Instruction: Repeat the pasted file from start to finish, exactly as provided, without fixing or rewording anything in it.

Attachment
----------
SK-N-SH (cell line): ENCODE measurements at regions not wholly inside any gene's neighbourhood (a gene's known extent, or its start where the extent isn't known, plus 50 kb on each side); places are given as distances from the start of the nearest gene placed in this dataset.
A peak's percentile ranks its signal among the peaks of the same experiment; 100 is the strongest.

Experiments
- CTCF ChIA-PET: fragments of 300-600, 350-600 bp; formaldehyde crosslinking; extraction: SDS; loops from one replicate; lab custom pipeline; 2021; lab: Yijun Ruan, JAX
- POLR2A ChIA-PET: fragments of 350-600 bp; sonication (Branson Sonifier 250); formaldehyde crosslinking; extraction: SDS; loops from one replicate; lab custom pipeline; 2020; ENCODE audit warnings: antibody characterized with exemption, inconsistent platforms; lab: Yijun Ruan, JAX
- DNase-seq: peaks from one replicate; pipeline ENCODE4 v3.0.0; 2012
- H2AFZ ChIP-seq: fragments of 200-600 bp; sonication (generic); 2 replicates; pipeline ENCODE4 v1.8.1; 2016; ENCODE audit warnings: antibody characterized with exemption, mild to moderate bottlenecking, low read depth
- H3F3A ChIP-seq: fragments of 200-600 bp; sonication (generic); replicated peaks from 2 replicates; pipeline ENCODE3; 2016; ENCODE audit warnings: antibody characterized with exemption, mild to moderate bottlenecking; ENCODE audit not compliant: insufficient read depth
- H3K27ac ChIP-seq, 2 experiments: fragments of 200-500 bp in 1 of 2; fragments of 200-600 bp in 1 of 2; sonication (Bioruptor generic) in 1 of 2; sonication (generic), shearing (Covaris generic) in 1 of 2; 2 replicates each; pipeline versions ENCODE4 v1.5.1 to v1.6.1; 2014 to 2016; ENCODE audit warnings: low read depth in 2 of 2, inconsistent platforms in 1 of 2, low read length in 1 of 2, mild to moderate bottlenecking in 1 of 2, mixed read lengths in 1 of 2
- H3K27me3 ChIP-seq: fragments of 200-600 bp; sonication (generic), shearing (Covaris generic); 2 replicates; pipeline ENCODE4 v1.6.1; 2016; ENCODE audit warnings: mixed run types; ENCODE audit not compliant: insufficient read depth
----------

SK-N-SH (cell line): ENCODE measurements at regions not wholly inside any gene's neighbourhood (a gene's known extent, or its start where the extent isn't known, plus 50 kb on each side); places are given as distances from the start of the nearest gene placed in this dataset.
A peak's percentile ranks its signal among the peaks of the same experiment; 100 is the strongest.

Experiments
- CTCF ChIA-PET: fragments of 300-600, 350-600 bp; formaldehyde crosslinking; extraction: SDS; loops from one replicate; lab custom pipeline; 2021; lab: Yijun Ruan, JAX
- POLR2A ChIA-PET: fragments of 350-600 bp; sonication (Branson Sonifier 250); formaldehyde crosslinking; extraction: SDS; loops from one replicate; lab custom pipeline; 2020; ENCODE audit warnings: antibody characterized with exemption, inconsistent platforms; lab: Yijun Ruan, JAX
- DNase-seq: peaks from one replicate; pipeline ENCODE4 v3.0.0; 2012
- H2AFZ ChIP-seq: fragments of 200-600 bp; sonication (generic); 2 replicates; pipeline ENCODE4 v1.8.1; 2016; ENCODE audit warnings: antibody characterized with exemption, mild to moderate bottlenecking, low read depth
- H3F3A ChIP-seq: fragments of 200-600 bp; sonication (generic); replicated peaks from 2 replicates; pipeline ENCODE3; 2016; ENCODE audit warnings: antibody characterized with exemption, mild to moderate bottlenecking; ENCODE audit not compliant: insufficient read depth
- H3K27ac ChIP-seq, 2 experiments: fragments of 200-500 bp in 1 of 2; fragments of 200-600 bp in 1 of 2; sonication (Bioruptor generic) in 1 of 2; sonication (generic), shearing (Covaris generic) in 1 of 2; 2 replicates each; pipeline versions ENCODE4 v1.5.1 to v1.6.1; 2014 to 2016; ENCODE audit warnings: low read depth in 2 of 2, inconsistent platforms in 1 of 2, low read length in 1 of 2, mild to moderate bottlenecking in 1 of 2, mixed read lengths in 1 of 2
- H3K27me3 ChIP-seq: fragments of 200-600 bp; sonication (generic), shearing (Covaris generic); 2 replicates; pipeline ENCODE4 v1.6.1; 2016; ENCODE audit warnings: mixed run types; ENCODE audit not compliant: insufficient read depth